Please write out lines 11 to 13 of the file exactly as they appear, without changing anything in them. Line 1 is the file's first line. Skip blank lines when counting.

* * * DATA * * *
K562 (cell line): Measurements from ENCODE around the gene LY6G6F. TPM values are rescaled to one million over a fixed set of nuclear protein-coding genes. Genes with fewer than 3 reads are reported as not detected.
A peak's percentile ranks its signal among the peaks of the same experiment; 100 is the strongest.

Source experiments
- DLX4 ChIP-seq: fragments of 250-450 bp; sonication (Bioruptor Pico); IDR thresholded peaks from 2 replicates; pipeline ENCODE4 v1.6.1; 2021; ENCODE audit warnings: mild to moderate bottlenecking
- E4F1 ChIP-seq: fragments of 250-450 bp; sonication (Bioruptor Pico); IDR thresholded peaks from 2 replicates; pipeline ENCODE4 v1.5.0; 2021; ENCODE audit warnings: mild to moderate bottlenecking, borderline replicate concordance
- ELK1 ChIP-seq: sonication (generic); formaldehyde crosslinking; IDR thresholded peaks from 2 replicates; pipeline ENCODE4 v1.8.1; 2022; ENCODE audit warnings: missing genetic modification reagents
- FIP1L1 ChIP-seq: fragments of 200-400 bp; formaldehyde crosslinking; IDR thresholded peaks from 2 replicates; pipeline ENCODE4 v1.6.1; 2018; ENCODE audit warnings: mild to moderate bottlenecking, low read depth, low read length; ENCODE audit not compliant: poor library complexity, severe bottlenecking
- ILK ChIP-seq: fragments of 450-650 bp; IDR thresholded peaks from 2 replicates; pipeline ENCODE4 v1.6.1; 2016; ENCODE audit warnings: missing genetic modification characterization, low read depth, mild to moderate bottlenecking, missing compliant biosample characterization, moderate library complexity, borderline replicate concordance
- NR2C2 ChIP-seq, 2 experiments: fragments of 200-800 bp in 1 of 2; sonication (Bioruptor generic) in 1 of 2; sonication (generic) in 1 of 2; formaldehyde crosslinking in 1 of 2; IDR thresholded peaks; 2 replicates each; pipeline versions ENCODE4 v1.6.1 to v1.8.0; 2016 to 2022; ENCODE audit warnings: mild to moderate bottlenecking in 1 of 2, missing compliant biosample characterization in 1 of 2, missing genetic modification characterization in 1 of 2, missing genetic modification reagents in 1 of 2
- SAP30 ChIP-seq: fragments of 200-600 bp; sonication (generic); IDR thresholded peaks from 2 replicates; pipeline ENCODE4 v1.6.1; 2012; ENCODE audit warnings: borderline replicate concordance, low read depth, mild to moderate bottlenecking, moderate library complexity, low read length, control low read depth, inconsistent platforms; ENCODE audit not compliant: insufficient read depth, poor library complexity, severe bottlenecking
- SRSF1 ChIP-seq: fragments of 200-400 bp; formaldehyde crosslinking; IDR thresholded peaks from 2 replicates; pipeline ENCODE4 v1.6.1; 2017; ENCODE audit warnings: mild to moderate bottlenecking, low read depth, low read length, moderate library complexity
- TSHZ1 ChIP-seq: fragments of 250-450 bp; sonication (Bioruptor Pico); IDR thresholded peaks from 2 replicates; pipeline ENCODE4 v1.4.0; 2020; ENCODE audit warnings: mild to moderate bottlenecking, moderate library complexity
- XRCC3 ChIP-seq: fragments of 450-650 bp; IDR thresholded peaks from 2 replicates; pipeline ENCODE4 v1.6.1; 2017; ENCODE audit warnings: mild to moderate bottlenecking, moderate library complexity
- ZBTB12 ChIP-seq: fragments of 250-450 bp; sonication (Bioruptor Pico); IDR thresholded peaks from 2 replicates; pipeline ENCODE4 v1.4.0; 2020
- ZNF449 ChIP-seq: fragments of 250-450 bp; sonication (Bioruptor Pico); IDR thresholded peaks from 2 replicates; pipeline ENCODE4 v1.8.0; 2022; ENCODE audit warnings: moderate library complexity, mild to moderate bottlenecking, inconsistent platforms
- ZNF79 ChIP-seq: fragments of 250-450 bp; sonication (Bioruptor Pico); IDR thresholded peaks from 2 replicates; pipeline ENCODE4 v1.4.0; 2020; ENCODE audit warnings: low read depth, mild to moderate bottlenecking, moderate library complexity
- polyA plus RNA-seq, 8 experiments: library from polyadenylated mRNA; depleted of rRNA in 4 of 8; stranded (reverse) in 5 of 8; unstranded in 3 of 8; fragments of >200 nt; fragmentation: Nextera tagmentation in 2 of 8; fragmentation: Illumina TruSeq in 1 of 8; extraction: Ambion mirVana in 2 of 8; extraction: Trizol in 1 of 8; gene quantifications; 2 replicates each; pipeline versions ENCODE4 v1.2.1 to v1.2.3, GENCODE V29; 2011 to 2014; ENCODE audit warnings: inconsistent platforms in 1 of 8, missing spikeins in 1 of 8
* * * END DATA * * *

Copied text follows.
- SRSF1 ChIP-seq: fragments of 200-400 bp; formaldehyde crosslinking; IDR thresholded peaks from 2 replicates; pipeline ENCODE4 v1.6.1; 2017; ENCODE audit warnings: mild to moderate bottlenecking, low read depth, low read length, moderate library complexity
- TSHZ1 ChIP-seq: fragments of 250-450 bp; sonication (Bioruptor Pico); IDR thresholded peaks from 2 replicates; pipeline ENCODE4 v1.4.0; 2020; ENCODE audit warnings: mild to moderate bottlenecking, moderate library complexity
- XRCC3 ChIP-seq: fragments of 450-650 bp; IDR thresholded peaks from 2 replicates; pipeline ENCODE4 v1.6.1; 2017; ENCODE audit warnings: mild to moderate bottlenecking, moderate library complexity